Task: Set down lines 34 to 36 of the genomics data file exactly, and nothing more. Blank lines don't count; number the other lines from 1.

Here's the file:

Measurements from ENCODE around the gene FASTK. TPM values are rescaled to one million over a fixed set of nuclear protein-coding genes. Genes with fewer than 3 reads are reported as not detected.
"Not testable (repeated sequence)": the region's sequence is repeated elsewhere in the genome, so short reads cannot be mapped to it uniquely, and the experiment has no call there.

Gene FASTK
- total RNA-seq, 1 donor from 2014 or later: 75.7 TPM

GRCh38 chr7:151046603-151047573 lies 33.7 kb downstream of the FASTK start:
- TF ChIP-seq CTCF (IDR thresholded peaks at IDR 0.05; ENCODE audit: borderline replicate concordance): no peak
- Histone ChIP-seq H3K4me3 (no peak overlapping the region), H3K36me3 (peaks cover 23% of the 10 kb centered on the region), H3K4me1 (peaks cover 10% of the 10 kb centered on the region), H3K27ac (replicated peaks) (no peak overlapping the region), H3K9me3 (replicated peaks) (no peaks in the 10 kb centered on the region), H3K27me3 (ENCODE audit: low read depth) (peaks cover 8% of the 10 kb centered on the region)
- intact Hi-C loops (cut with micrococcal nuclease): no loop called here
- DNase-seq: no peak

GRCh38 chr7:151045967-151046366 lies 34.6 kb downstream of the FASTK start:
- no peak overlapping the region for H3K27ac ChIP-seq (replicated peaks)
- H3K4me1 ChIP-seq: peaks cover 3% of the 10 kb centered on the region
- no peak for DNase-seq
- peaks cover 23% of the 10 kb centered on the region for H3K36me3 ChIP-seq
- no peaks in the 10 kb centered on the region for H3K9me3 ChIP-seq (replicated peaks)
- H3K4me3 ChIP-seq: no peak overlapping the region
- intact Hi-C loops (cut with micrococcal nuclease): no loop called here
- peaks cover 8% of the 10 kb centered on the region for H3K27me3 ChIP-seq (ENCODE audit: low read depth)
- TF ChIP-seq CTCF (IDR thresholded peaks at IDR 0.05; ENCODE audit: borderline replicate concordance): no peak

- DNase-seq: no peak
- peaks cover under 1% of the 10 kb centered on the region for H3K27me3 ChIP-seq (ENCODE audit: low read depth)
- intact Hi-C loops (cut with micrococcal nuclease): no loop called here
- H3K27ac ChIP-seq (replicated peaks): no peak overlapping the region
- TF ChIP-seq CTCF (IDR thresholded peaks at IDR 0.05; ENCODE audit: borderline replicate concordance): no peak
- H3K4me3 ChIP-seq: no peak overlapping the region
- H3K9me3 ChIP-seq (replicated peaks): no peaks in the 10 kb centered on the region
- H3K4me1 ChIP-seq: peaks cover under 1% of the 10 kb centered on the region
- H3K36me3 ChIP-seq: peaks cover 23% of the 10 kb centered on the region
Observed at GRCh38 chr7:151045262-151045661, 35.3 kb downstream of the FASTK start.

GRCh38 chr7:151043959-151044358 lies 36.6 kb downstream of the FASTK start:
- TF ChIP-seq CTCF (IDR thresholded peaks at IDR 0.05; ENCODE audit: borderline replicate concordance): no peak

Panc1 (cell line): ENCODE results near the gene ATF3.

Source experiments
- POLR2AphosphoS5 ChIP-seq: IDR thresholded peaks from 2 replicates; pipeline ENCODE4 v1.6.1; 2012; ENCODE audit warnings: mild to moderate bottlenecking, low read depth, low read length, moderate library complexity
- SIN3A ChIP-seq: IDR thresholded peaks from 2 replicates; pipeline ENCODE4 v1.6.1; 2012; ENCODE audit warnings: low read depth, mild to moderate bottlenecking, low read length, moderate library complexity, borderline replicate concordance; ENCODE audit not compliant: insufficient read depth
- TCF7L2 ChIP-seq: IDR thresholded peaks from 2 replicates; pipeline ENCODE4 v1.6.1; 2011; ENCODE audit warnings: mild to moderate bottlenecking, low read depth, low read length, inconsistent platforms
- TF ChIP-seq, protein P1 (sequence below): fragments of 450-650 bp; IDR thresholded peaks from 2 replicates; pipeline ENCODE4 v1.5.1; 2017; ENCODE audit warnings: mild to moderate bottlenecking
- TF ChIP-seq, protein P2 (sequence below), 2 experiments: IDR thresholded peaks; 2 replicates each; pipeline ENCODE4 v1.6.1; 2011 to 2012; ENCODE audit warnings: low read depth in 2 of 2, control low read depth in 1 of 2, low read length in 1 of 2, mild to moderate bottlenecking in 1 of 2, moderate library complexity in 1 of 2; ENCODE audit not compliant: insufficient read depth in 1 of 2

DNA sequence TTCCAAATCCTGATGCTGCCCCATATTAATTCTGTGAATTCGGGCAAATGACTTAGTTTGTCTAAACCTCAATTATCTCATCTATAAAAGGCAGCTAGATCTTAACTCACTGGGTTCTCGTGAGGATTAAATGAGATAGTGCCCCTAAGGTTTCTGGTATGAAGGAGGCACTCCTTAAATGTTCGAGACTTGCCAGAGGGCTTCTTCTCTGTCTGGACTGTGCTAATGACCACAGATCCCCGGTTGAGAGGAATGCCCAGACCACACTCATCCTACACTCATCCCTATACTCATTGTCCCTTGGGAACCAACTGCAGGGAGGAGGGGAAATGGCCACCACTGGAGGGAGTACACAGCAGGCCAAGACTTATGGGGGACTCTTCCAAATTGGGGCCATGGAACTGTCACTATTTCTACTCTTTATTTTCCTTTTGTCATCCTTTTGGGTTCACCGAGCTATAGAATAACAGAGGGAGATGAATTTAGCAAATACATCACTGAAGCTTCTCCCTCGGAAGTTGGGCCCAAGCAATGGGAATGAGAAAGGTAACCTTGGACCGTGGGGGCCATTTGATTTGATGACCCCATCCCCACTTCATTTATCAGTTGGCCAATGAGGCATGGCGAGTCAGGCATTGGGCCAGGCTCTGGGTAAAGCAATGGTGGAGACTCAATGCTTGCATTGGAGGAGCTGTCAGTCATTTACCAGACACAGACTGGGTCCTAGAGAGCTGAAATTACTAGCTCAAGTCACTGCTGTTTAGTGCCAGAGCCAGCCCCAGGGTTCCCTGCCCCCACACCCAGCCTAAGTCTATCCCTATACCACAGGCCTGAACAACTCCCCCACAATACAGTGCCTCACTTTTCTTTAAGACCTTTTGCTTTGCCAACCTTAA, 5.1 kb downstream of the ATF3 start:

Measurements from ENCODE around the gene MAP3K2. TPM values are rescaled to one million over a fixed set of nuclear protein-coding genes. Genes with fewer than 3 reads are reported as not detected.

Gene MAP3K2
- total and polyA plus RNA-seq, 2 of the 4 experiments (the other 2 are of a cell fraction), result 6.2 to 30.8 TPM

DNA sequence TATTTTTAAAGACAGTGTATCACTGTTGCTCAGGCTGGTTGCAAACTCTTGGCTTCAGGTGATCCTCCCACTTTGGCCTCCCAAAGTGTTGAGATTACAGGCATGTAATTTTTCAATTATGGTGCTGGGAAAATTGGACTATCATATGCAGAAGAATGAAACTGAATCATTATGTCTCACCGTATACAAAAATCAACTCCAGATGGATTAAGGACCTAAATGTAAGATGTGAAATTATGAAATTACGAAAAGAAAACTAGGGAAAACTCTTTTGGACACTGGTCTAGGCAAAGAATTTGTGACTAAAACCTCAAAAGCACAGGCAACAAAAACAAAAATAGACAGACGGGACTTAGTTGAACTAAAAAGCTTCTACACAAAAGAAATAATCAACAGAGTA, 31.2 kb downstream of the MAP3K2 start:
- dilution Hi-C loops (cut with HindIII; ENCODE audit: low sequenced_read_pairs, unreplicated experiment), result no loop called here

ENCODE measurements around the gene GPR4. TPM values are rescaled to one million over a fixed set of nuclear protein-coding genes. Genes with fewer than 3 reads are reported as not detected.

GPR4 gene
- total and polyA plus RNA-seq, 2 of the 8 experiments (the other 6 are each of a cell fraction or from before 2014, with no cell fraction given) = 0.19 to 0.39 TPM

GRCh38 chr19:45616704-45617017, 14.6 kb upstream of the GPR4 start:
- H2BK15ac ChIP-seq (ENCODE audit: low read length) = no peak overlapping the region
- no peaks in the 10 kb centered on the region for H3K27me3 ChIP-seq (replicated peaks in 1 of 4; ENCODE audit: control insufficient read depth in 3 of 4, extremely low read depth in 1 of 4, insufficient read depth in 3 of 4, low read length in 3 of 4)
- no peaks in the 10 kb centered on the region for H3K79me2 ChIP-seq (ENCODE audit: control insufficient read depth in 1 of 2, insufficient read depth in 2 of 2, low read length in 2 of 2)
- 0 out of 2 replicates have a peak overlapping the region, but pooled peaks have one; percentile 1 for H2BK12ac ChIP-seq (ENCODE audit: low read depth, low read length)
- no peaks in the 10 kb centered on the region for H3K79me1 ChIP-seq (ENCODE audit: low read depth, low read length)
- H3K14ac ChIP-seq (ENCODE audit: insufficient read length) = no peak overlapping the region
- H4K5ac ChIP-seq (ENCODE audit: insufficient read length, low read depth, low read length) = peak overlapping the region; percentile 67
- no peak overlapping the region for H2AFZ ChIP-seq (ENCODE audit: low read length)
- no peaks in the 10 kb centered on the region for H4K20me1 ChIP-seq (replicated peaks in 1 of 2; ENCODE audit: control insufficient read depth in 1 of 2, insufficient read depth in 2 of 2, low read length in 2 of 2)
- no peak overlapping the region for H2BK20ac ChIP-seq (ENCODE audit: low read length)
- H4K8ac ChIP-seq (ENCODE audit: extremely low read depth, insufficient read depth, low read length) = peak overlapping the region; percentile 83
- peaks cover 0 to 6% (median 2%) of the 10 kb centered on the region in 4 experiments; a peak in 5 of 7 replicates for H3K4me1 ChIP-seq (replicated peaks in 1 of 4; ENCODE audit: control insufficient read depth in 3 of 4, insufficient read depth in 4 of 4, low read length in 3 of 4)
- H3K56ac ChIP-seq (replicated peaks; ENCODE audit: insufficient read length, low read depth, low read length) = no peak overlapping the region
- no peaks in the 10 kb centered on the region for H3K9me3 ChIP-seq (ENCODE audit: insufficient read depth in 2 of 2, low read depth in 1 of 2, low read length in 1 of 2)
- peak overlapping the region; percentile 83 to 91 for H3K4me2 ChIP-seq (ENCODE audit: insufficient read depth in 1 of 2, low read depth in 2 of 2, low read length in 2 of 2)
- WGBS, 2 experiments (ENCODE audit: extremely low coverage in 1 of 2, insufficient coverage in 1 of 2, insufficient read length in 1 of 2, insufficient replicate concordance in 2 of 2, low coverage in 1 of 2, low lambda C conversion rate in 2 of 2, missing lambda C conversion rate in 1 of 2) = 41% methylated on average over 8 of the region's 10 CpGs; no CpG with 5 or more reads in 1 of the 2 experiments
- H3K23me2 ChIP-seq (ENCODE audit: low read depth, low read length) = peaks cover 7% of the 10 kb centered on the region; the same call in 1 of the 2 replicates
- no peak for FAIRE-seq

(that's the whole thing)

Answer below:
- POLR2AphosphoS5 ChIP-seq: IDR thresholded peaks from 2 replicates; pipeline ENCODE4 v1.6.1; 2012; ENCODE audit warnings: mild to moderate bottlenecking, low read depth, low read length, moderate library complexity
- SIN3A ChIP-seq: IDR thresholded peaks from 2 replicates; pipeline ENCODE4 v1.6.1; 2012; ENCODE audit warnings: low read depth, mild to moderate bottlenecking, low read length, moderate library complexity, borderline replicate concordance; ENCODE audit not compliant: insufficient read depth
- TCF7L2 ChIP-seq: IDR thresholded peaks from 2 replicates; pipeline ENCODE4 v1.6.1; 2011; ENCODE audit warnings: mild to moderate bottlenecking, low read depth, low read length, inconsistent platforms